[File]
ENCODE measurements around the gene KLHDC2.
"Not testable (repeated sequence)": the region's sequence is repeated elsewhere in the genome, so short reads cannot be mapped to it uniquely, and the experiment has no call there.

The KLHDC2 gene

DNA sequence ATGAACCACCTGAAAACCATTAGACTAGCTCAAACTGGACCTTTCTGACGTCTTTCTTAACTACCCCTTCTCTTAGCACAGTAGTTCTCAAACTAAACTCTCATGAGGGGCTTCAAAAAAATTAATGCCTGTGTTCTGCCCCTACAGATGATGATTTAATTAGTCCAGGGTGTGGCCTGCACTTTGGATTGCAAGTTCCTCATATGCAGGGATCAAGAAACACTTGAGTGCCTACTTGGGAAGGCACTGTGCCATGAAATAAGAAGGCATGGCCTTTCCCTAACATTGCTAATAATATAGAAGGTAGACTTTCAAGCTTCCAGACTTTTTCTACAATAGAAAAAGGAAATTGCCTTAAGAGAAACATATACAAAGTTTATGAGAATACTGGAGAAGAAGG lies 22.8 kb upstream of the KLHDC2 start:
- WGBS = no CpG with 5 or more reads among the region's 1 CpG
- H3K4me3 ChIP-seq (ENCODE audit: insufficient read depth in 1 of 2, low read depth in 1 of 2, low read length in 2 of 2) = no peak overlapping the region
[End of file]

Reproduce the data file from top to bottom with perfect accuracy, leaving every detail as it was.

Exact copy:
ENCODE measurements around the gene KLHDC2.
"Not testable (repeated sequence)": the region's sequence is repeated elsewhere in the genome, so short reads cannot be mapped to it uniquely, and the experiment has no call there.

The KLHDC2 gene

DNA sequence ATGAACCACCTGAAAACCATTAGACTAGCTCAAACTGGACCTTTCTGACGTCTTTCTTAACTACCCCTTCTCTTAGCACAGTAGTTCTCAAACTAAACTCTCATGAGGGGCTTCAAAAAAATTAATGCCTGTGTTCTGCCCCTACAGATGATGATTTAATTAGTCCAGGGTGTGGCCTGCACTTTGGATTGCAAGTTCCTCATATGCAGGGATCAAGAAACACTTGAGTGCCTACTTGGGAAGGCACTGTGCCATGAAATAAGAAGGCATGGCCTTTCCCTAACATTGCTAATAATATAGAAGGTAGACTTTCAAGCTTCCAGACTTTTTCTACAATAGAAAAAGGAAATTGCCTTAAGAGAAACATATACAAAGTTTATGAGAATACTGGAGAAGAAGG lies 22.8 kb upstream of the KLHDC2 start:
- WGBS = no CpG with 5 or more reads among the region's 1 CpG
- H3K4me3 ChIP-seq (ENCODE audit: insufficient read depth in 1 of 2, low read depth in 1 of 2, low read length in 2 of 2) = no peak overlapping the region